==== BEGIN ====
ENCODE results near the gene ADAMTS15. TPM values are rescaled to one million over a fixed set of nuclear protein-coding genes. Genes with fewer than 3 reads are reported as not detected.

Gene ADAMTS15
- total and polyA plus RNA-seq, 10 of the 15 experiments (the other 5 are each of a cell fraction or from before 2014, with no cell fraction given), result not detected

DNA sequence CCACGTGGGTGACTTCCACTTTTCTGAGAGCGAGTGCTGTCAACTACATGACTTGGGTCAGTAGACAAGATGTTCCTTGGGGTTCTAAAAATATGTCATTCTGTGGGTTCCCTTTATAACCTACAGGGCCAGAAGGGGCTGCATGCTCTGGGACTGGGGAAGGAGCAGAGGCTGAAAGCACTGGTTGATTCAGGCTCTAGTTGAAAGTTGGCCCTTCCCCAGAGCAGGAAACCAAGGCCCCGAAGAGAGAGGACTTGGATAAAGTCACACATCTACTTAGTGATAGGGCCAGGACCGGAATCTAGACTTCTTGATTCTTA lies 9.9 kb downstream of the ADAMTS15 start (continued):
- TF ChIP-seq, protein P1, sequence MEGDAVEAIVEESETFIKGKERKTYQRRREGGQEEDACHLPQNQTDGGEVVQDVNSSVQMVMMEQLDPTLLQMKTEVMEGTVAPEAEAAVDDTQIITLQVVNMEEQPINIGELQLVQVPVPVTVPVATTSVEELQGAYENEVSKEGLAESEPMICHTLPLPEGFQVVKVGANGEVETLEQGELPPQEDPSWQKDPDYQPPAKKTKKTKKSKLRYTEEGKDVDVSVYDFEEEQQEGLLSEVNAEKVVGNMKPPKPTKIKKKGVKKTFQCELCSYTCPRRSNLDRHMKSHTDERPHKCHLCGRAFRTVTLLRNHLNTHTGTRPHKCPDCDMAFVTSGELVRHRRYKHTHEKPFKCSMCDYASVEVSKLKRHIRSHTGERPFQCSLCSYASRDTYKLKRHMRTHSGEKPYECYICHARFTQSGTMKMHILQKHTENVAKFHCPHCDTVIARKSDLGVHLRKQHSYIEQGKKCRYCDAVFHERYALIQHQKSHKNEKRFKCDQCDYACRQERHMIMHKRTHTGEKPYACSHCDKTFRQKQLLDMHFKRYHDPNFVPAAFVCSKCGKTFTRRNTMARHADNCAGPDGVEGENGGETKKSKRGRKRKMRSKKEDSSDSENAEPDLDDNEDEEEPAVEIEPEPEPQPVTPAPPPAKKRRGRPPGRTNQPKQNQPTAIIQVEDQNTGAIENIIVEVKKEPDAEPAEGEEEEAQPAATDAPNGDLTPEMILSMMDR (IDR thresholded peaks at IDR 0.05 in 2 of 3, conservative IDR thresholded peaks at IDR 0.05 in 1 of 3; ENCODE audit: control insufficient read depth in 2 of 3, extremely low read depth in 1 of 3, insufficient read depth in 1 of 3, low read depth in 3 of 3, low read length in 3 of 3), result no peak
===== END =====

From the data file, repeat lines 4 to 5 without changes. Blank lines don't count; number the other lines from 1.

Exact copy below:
DNA sequence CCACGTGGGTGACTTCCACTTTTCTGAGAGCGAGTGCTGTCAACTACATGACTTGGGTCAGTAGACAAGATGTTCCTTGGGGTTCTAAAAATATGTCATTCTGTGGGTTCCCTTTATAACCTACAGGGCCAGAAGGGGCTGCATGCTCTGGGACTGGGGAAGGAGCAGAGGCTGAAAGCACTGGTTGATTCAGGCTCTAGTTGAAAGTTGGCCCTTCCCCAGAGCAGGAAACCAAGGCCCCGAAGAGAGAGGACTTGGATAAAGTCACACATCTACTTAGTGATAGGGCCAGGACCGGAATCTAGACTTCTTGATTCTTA lies 9.9 kb downstream of the ADAMTS15 start (continued):
- TF ChIP-seq, protein P1, sequence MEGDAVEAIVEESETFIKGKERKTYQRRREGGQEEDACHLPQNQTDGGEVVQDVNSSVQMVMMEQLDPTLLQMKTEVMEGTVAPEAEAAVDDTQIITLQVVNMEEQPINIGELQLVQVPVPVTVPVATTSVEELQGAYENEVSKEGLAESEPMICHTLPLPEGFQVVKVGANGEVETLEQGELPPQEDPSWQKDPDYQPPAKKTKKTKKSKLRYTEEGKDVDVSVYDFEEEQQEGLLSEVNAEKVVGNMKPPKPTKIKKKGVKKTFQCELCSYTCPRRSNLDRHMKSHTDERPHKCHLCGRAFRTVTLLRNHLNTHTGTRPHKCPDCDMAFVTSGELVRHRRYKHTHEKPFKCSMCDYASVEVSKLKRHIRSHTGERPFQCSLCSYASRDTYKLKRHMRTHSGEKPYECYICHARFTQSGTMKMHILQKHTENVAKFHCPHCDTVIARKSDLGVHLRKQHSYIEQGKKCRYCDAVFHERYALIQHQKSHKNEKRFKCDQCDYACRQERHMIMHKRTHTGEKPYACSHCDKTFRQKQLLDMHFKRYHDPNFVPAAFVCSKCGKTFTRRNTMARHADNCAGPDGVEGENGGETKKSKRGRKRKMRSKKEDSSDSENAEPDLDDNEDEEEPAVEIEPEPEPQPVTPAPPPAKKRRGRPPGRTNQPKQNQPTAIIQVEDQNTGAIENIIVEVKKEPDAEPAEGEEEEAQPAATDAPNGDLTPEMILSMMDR (IDR thresholded peaks at IDR 0.05 in 2 of 3, conservative IDR thresholded peaks at IDR 0.05 in 1 of 3; ENCODE audit: control insufficient read depth in 2 of 3, extremely low read depth in 1 of 3, insufficient read depth in 1 of 3, low read depth in 3 of 3, low read length in 3 of 3), result no peak